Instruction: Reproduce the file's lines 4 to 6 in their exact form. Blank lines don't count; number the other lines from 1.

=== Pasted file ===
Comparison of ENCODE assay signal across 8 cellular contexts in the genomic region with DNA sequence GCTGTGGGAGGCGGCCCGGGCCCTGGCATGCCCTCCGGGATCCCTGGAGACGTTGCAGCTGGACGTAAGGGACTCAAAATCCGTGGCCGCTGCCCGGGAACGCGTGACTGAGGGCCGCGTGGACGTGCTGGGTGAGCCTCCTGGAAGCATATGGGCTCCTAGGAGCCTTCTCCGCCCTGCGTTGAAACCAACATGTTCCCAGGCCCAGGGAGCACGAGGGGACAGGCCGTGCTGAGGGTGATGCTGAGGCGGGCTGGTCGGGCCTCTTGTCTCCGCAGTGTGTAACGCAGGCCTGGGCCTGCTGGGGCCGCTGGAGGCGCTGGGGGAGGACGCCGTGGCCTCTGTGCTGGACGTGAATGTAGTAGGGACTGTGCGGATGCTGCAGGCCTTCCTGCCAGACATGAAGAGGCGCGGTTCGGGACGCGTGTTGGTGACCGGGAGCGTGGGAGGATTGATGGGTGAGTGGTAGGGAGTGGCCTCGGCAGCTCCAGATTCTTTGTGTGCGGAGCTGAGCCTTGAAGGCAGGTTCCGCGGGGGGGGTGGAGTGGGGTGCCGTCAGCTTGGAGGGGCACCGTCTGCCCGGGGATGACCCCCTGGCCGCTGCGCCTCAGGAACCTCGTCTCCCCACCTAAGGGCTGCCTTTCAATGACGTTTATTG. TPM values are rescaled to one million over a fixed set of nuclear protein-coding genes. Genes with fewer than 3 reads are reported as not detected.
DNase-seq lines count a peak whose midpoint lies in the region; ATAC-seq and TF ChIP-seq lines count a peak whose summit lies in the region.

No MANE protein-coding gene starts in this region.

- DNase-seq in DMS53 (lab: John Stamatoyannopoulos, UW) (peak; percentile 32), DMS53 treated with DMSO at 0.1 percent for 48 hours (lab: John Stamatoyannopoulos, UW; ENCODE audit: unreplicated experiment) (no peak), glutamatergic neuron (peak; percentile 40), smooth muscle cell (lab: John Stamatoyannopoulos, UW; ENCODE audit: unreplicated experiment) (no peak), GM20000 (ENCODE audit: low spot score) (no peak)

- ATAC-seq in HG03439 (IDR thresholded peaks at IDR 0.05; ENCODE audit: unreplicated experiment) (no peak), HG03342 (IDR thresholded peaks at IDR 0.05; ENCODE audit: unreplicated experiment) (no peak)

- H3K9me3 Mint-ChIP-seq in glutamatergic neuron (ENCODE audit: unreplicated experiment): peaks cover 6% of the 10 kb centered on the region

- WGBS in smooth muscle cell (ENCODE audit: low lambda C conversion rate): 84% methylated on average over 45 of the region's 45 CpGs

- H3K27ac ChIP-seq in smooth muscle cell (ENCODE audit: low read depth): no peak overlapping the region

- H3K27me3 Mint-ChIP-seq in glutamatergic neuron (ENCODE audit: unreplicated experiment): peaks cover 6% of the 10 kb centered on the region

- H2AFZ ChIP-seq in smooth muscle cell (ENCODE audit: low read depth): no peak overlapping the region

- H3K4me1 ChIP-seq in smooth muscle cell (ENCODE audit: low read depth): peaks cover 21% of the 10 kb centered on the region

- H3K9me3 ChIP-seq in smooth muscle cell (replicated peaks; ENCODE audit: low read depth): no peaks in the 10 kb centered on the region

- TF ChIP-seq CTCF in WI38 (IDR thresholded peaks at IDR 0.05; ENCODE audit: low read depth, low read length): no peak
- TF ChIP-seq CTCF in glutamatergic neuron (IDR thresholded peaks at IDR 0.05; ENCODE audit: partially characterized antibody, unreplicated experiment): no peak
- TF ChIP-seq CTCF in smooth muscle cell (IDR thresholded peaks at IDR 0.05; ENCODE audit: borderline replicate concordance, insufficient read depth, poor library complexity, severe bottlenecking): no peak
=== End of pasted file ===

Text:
- DNase-seq in DMS53 (lab: John Stamatoyannopoulos, UW) (peak; percentile 32), DMS53 treated with DMSO at 0.1 percent for 48 hours (lab: John Stamatoyannopoulos, UW; ENCODE audit: unreplicated experiment) (no peak), glutamatergic neuron (peak; percentile 40), smooth muscle cell (lab: John Stamatoyannopoulos, UW; ENCODE audit: unreplicated experiment) (no peak), GM20000 (ENCODE audit: low spot score) (no peak)

- ATAC-seq in HG03439 (IDR thresholded peaks at IDR 0.05; ENCODE audit: unreplicated experiment) (no peak), HG03342 (IDR thresholded peaks at IDR 0.05; ENCODE audit: unreplicated experiment) (no peak)

- H3K9me3 Mint-ChIP-seq in glutamatergic neuron (ENCODE audit: unreplicated experiment): peaks cover 6% of the 10 kb centered on the region